PCC Takes EAB in Stride

We're continuing to prepare for camping season here at Polk County Conservation - we hope you're as excited as we are! Some incredible improvements are currently taking place at Jester, Yellow Banks, and Thomas Mitchell - not to mention this shiny new attraction at Chichaqua Bottoms Greenbelt.

We can't wait to see campers back in our campgrounds, but wanted to spread the word about a tiny pest known as the emerald ash borer. This insect is quickly becoming famous here in Iowa – and for all the wrong reasons.

It is a non-native, small green wood-boring creature that attacks and kills ash trees. The adults live on the outside of ash trees feeding on the leaves during the summer months. The larvae look similar to white grubs and feed on the living plant tissue underneath the bark of ash trees. The trees are killed by the tunneling activity of the larvae under the tree’s bark, which disrupts the flow of water and nutrients.
Photos: adult emerald ash borer, top left (credit: www.forestryimages.org); emerald ash borer larva, bottom left (credit: www.forestryimages.org);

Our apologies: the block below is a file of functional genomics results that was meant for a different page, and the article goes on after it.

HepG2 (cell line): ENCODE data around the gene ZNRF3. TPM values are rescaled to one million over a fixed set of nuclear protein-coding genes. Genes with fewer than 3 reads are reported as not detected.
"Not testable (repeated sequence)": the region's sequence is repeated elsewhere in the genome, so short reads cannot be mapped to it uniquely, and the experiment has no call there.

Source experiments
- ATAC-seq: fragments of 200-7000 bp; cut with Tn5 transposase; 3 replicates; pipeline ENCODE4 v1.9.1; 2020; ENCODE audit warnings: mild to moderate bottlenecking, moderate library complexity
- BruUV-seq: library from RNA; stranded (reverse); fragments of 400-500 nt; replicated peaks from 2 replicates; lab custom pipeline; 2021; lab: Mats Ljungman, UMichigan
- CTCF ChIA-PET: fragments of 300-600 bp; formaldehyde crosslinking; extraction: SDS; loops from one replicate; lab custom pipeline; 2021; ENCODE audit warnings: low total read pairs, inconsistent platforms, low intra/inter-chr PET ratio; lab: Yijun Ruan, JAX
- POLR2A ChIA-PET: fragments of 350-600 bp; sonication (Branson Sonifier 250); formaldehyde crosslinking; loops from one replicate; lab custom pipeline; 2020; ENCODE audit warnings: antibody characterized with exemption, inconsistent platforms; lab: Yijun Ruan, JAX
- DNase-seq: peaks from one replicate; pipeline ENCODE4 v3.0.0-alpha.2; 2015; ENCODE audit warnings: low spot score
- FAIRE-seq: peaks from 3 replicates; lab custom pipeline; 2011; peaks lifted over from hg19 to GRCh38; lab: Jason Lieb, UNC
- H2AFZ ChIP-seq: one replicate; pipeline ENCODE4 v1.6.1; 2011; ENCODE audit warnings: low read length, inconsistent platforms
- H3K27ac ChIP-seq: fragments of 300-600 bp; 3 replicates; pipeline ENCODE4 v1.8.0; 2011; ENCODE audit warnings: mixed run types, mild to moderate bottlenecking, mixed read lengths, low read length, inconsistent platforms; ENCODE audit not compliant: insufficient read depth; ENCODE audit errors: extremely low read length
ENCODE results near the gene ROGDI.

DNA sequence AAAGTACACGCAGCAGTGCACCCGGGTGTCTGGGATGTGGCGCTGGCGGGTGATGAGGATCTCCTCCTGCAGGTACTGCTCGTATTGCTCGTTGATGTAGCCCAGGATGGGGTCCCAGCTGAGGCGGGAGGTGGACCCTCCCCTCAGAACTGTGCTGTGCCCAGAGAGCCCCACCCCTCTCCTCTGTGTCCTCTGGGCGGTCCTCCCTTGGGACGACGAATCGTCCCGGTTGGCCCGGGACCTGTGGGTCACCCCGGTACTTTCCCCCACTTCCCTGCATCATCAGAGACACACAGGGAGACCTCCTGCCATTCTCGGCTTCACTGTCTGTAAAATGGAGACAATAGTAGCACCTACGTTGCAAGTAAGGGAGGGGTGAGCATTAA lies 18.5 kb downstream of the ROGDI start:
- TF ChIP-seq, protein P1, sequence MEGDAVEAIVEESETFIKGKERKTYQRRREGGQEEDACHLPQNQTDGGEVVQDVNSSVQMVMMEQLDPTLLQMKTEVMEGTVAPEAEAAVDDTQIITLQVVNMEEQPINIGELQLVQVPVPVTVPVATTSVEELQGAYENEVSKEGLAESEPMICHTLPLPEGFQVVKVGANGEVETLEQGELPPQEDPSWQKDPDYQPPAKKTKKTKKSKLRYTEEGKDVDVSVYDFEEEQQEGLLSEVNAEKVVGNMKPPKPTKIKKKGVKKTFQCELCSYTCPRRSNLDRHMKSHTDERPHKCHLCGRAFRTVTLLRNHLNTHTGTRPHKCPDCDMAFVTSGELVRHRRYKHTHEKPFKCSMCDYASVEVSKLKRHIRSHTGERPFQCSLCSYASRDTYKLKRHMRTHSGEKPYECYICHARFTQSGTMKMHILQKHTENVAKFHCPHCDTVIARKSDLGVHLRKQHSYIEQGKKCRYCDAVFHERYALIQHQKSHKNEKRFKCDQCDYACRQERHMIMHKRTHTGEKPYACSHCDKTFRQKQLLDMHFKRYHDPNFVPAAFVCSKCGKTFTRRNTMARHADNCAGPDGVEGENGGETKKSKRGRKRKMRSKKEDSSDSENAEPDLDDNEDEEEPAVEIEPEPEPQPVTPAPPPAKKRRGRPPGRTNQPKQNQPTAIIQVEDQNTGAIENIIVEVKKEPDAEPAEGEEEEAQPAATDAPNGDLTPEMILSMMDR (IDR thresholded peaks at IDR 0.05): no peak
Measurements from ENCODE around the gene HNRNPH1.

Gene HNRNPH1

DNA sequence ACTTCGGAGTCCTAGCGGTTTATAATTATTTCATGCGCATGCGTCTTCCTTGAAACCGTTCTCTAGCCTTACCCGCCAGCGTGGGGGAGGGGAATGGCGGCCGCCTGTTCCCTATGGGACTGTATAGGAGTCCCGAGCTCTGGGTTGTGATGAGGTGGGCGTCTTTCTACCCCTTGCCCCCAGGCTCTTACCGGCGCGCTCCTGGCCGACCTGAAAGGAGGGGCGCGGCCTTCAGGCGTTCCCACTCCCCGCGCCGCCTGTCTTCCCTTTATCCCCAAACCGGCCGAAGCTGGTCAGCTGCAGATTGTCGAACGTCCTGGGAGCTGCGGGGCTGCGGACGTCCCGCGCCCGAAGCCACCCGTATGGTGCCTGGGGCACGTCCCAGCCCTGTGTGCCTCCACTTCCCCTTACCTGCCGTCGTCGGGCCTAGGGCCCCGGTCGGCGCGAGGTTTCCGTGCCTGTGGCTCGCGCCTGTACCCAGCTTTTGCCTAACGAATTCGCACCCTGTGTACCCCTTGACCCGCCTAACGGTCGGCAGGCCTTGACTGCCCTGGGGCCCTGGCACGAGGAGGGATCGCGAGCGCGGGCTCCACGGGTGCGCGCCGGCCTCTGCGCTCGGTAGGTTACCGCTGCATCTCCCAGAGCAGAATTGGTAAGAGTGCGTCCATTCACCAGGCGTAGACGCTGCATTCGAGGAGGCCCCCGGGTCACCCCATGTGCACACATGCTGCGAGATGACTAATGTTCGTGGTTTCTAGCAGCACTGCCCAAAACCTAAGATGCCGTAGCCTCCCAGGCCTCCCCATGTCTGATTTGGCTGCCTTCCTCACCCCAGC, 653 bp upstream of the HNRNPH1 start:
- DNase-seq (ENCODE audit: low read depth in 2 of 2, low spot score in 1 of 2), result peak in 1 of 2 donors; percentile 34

tunnelling emerald ash borer larva, center (credit: Todd Voss, IDALS); suspect ash trees, right (credit: M.H. Shour, ISU Extension).
First detected in the United States in 2002, the borer has rapidly spread west, and has now been found in various counties within Iowa. For this reason, Iowa was placed under a state quarantine in February of this year.

Iowans are encouraged not to transport firewood (or other infested materials) across county or state lines, since moving firewood poses the greatest threat to quickly spreading this insect, and others. Working together, we can protect local ash trees for as long as possible.

Polk County Conservation has developed a sensible management strategy for the existing ash trees on county-owned property. This strategy may be viewed by clicking here.

Looking for some camping tips? Check out our Outdoor Tricks & Tips Pinterest Board.


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